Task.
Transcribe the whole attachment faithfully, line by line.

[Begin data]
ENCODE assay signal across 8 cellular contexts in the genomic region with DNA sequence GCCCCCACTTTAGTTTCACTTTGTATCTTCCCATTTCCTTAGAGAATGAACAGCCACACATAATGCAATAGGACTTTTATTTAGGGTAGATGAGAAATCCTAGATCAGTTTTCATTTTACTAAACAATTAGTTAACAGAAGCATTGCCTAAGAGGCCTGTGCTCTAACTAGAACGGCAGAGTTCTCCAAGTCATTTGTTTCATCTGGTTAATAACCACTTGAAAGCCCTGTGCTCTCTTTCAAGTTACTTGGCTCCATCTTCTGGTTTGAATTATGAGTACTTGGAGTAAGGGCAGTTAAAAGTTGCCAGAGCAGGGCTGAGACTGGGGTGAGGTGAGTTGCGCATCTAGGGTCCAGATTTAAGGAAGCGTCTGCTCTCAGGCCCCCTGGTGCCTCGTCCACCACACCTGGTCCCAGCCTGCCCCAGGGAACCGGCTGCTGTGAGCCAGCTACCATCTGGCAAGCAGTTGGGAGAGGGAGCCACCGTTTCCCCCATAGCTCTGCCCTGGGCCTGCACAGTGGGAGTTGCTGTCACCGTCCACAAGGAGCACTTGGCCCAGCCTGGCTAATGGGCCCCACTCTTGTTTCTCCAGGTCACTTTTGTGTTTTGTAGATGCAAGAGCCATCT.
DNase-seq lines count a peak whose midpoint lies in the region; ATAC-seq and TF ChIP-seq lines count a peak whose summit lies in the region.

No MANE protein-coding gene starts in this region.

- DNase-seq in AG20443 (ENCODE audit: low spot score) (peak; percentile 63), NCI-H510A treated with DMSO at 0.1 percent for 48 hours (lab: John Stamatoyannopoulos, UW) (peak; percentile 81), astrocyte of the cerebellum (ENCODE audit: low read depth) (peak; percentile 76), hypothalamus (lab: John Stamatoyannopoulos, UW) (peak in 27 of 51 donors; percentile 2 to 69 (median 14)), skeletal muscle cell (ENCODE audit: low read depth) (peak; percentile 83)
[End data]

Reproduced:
ENCODE assay signal across 8 cellular contexts in the genomic region with DNA sequence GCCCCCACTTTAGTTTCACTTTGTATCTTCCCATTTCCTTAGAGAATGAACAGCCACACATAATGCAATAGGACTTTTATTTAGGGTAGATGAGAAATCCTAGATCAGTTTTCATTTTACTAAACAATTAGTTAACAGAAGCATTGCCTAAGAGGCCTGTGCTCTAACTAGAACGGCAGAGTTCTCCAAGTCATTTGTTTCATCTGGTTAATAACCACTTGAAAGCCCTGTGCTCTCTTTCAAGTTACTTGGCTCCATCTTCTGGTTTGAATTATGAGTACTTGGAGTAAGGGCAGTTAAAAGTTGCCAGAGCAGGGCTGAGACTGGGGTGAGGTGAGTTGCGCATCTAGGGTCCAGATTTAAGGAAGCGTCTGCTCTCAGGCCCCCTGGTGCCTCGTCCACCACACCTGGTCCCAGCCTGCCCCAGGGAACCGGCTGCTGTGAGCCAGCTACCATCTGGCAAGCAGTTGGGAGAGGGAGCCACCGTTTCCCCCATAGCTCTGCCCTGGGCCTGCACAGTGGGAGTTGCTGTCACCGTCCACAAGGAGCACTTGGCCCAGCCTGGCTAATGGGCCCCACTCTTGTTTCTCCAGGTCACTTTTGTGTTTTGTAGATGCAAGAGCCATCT.
DNase-seq lines count a peak whose midpoint lies in the region; ATAC-seq and TF ChIP-seq lines count a peak whose summit lies in the region.

No MANE protein-coding gene starts in this region.

- DNase-seq in AG20443 (ENCODE audit: low spot score) (peak; percentile 63), NCI-H510A treated with DMSO at 0.1 percent for 48 hours (lab: John Stamatoyannopoulos, UW) (peak; percentile 81), astrocyte of the cerebellum (ENCODE audit: low read depth) (peak; percentile 76), hypothalamus (lab: John Stamatoyannopoulos, UW) (peak in 27 of 51 donors; percentile 2 to 69 (median 14)), skeletal muscle cell (ENCODE audit: low read depth) (peak; percentile 83)